I am pretty sure that most Dow Chemical
Last week, it was announced that Starpharma, a small Australian-based nanotechnology company, had acquired a U.S.-based nanotechnology start-up, Dendritic Nanotechnologies (DNT). As part of the deal, Dow Chemical, which already owned a stake in DNT, was granted an 8.6% equity stake in Starpharma.
This is significant for a couple of reasons. To begin, Starpharma is the first nanotech company in the world to have an Investigational New Drug (IND) application allowed by the U.S. Food and Drug Administration for a dendrimer-based pharmaceutical product.
Dendrimers are tiny nanometer-sized synthetic devices that can be grown with almost any number of branches. These branches, in turn, can be tailored to hold individual molecules. Due to this unique characteristic and their miniscule size, it is possible that the dendrimers could make an ideal drug delivery platform because they are small enough to penetrate individual cancer cells and because they are capable of carrying different drug molecules as well as an imagine agent. The latter combination suggests that in the near future a single device could both detect and treat cancer, as well as a host of other diseases.
Starpharma's dendrimers have generated so much enthusiasm that the U.S. National Institute of Health has provided $20 million to the Australian company because it is so excited about the potential its dendrimers have shown in preventing HIV/AIDS in early human trials. (The money will help fund Phase II FDA clinical trials.)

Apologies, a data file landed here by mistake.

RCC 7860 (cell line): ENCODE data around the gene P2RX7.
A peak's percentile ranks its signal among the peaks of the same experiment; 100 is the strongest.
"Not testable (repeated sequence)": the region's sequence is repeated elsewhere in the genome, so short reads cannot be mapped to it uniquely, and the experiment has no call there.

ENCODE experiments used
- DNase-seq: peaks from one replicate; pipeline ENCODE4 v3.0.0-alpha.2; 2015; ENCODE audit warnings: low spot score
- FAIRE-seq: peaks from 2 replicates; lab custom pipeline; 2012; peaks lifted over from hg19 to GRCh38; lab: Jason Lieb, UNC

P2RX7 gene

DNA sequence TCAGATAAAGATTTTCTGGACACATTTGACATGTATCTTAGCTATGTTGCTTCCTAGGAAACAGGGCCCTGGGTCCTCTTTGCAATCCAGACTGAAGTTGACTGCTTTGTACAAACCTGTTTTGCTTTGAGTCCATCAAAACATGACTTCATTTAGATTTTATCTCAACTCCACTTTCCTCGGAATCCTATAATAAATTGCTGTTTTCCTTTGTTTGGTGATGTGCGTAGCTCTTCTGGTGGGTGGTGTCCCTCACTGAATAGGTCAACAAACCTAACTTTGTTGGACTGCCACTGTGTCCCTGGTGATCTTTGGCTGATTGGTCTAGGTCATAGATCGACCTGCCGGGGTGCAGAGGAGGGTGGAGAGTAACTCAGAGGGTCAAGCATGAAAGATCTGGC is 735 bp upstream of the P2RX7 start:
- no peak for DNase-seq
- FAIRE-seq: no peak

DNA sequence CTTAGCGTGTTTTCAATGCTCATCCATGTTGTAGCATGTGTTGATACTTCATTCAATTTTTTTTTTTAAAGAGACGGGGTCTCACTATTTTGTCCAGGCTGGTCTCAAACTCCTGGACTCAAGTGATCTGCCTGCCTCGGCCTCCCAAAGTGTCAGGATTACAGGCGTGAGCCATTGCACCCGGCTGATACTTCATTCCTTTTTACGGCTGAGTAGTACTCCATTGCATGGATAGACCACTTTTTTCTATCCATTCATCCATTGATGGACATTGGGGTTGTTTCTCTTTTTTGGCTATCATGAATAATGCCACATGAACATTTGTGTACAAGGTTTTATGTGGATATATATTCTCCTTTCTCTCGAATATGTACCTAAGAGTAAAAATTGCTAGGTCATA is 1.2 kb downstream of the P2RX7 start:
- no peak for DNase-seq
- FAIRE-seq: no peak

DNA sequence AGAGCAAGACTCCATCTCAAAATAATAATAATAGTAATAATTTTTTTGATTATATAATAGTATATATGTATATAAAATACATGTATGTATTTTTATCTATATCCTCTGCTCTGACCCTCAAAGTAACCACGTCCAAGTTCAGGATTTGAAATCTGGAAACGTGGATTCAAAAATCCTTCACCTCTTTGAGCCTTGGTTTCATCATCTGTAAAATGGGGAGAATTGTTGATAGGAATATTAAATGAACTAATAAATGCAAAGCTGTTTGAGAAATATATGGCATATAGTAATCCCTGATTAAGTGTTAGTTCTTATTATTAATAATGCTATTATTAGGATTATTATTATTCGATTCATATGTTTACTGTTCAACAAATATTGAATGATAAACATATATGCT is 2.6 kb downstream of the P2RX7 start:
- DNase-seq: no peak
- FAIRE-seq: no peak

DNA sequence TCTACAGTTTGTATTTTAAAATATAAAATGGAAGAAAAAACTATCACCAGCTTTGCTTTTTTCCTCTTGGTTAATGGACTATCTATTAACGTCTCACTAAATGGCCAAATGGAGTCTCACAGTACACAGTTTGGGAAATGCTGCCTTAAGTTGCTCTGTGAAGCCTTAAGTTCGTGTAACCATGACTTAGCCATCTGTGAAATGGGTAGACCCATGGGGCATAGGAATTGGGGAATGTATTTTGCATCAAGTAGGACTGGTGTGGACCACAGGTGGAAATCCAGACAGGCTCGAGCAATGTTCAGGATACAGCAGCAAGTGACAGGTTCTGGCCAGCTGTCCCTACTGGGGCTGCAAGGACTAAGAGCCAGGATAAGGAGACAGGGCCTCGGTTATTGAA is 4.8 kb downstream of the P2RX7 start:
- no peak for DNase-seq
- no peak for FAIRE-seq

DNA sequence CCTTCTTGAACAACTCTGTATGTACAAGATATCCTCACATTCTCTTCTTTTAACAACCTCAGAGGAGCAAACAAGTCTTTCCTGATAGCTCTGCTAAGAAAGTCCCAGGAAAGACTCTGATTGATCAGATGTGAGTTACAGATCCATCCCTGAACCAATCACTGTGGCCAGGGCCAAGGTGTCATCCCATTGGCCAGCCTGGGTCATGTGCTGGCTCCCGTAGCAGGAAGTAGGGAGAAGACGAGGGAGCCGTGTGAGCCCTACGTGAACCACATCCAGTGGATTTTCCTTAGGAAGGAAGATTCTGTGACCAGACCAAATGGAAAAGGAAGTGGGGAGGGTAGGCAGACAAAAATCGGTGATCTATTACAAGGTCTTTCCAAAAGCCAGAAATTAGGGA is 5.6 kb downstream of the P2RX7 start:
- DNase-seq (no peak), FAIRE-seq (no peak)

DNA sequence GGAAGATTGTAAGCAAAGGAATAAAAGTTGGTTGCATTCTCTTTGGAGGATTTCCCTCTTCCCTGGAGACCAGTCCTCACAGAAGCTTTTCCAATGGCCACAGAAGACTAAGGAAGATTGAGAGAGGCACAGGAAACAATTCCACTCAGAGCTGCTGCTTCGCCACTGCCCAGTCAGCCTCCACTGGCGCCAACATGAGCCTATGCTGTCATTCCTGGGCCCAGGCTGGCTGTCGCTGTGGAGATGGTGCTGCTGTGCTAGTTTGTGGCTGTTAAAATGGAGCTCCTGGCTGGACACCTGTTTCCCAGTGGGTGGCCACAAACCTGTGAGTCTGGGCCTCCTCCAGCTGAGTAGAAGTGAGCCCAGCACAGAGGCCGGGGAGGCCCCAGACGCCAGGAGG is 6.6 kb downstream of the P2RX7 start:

In a similar, albeit smaller, deal, in late September, DNT also received an $850,000 grant from the National Cancer Institute to develop its dendrimers to create a new generation of targeted diagnostic and therapeutic delivery technology for the early detection and treatment of epithelial ovarian cancer.
The good news for Dow investors doesn't stop there, however. As a result of the Starpharma-DNT deal, Starpharma now owns the largest patent portfolio in the field of dendrimers in the world.
One of the more important of these patents pertains to a new dendrimer called the Priostar dendrimer. The Priostar is significant because it can be manufactured to a higher level of specification (it has more branches) in a shorter amount of time, and at a fraction of the cost of existing dendrimers.
By improving the performance and lowering the cost, suddenly these dendrimers have a number of applications in addition to serving as drug delivery devices. They can be used to deliver cosmetic lotions to the desired depth in the skin; they can make vitamins more solvent (and thus more potent); and they even have a myriad of industrial applications in the fields of plastics and coatings.
Just a day before the acquisition, I had a conversation with the CEO of DNT, Dr. Robert Berry, and he told me his company had shipped samples of the new Priostar dendrimers to a number of "major commercial companies" for testing. He further informed me that at least one of those companies was close to signing a commercial licensing agreement. (He was optimistic about the others, but indicated that they had not been in possession of the dendrimers long enough to make an adequate assessment of their practicality.)
Now, I don't know whether the company in question is a cosmetic giant such as L'Oreal or Procter & Gamble
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Fool contributor Jack Uldrich is the author of two books on nanotechnology, including Investing in Nanotechnology: Think Small, Win Big. He owns stock in Starpharma.The Fool has a strict disclosure policy.